Committee votes down 41st Ward proposal, discusses impact of aldermanic prerogative on affordable housing
by BRIAN NADIG
The longstanding practice of aldermanic prerogative in the City Council may have taken a hit at the June 26 meeting of the council’s Zoning Committee, as members almost voted in opposition to the wishes of the local alderman on a Northwest Side development proposal.
The committee voted 7 to 5 against a proposed 297-unit apartment proposal, with 30 affordable housing units, near Higgins and Cumberland avenues. The developer, GlenStar Properties, has filed a lawsuit against the city seeking to build the project, which had been stuck in committee for months.
The project would be located in the 41st Ward, and its alderman, Anthony Napolitano, urged the committee to vote against the proposal. Normally, the committee adheres to the wishes of the local alderman and the votes are unanimous.
However, aldermen John Arena (45th) and Ameya Pawar (47th) argued that the practice of aldermanic prerogative should perhaps be dropped when it comes to issues of affordable housing in an effort to help the city meet its obligations for low-income housing. They added that local opposition to affordable housing can put a lot of pressure on some aldermen to oppose what else would be an acceptable development for the community.
“We don’t have to listen to opposition clearly based in prejudice (against low-income housing),” Arena told the committee.
Napolitano told the committee that he does not oppose affordable housing and that there are about 6,500 existing apartments within a 15 square block radius of the development site and that many of them are are available for rent and are being leased at below market rate rents. He said that the area has residents from “all walks of life.”
Alderman Nicholas Sposato (38th) said that the development area already is dense. “That’s a pretty vertical area of his ward,” Sposato told the committee. “Please support (him). He knows best what’s going on there.”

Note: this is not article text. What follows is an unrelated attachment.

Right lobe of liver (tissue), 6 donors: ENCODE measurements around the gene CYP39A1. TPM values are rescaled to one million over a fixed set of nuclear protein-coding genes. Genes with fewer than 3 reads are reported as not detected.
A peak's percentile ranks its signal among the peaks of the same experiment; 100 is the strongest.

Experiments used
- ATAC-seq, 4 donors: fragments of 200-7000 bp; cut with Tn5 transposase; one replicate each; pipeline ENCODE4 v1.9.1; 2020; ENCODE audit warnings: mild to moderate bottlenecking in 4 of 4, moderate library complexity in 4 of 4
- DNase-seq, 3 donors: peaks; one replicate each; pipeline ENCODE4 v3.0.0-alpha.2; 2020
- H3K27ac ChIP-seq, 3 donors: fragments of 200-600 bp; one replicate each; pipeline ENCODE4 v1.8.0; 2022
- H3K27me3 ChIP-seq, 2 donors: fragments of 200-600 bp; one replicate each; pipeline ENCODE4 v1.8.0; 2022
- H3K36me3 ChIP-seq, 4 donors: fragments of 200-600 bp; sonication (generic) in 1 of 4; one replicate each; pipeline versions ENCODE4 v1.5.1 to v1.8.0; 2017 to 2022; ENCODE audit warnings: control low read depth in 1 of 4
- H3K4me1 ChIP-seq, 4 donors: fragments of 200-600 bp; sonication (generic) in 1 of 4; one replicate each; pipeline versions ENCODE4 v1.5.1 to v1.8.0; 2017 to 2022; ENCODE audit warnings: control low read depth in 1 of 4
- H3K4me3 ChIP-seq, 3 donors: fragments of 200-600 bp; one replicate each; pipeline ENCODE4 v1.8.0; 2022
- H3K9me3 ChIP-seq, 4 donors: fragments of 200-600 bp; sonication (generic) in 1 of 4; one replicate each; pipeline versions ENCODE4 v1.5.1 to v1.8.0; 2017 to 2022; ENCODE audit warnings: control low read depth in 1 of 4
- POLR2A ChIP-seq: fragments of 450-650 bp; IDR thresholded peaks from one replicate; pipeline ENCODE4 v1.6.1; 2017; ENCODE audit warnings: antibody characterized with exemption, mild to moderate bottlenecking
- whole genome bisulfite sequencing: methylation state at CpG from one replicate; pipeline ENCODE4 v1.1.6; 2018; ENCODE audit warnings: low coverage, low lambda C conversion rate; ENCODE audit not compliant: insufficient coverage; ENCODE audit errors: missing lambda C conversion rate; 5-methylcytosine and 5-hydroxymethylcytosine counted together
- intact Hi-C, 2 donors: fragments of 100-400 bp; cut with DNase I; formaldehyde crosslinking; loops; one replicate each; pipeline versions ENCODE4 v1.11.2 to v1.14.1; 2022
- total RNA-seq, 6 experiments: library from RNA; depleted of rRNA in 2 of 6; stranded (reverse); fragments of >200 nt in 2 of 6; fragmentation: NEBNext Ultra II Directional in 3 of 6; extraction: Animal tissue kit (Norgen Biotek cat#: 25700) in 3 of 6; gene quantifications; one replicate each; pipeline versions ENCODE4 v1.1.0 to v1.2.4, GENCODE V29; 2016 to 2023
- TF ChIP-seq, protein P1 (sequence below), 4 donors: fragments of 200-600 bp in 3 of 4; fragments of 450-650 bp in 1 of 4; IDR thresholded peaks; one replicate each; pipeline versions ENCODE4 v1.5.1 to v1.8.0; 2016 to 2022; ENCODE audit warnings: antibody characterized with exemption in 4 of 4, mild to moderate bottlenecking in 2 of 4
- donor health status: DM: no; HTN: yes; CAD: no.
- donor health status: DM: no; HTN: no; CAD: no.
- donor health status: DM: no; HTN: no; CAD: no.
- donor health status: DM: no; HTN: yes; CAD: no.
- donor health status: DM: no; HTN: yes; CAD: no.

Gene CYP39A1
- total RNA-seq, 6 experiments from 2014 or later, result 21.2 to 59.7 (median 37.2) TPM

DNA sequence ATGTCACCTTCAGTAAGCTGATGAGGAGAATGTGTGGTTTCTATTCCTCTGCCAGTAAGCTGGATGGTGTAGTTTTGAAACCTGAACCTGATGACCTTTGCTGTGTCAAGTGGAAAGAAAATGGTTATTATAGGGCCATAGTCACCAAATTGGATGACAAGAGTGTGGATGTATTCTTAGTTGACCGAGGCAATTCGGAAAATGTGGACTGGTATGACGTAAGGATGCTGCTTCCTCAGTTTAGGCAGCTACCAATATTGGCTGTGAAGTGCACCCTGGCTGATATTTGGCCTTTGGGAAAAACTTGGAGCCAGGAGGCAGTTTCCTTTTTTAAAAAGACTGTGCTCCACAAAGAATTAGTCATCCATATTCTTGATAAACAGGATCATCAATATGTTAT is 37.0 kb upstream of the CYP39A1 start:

The 41st Ward Zoning Advisory Committee approved the project in early 2017, but a few months later Napolitano decided to oppose the project due to concerns about overcrowding at Dirksen School and manpower shortages in the 16th (Jefferson Park) Police District.
Neighbors for Affordable Housing member Michael Rabbitt charged that density concerns are being used as a “code word” to cover up the prejudicial reasons Napolitano and others are opposing the development.
GlenStar owner Larry Debb has said that the project would cater to young professionals who are seeking to ride the Blue Line to work, as the development site is next to the Cumberland CTA Station. He has cited a study which conducted that only 14 school-aged children would live in the complex.
The proposal was amended at the committee’s meeting to include 30 affordable housing units, which are intended for those households earning about 60 percent of the area’s median income.
Initially GlenStar planned to build only seven on-site affordable units and to buy out 23 of the 30 required affordable units, paying $125,000 into the city’s housing found for each of those units.
The development would be located on an underutilized section of land in front of the Marriott O’Hare Hotel, 8535 W. Higgins Ave.